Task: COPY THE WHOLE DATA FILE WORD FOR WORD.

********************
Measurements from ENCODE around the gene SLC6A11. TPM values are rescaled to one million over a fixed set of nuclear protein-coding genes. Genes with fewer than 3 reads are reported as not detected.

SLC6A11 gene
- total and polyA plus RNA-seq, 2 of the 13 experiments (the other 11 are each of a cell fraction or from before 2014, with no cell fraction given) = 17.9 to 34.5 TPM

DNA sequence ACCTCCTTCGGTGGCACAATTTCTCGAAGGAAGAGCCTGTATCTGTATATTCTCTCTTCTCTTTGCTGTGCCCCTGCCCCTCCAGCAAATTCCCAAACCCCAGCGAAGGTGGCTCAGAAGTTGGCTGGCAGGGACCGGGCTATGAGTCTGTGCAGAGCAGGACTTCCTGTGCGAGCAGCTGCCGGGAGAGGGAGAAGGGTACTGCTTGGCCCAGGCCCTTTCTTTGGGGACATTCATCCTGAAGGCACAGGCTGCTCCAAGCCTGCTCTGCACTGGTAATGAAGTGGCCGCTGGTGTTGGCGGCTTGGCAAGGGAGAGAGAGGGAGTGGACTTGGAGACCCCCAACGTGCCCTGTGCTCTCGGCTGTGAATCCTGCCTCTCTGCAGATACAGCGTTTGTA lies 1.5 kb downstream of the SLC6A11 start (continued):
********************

Measurements from ENCODE around the gene SLC6A11. TPM values are rescaled to one million over a fixed set of nuclear protein-coding genes. Genes with fewer than 3 reads are reported as not detected.

SLC6A11 gene
- total and polyA plus RNA-seq, 2 of the 13 experiments (the other 11 are each of a cell fraction or from before 2014, with no cell fraction given) = 17.9 to 34.5 TPM

DNA sequence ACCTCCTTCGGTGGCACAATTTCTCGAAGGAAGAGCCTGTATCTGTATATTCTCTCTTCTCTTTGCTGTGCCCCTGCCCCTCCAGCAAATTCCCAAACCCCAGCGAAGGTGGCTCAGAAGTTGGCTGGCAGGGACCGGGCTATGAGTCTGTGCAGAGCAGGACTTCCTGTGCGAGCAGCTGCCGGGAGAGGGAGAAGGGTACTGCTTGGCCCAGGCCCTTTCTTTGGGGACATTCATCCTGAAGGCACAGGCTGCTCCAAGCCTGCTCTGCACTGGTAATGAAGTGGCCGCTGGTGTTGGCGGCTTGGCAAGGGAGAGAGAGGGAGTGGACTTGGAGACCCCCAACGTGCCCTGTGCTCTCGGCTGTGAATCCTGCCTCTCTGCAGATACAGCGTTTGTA lies 1.5 kb downstream of the SLC6A11 start (continued):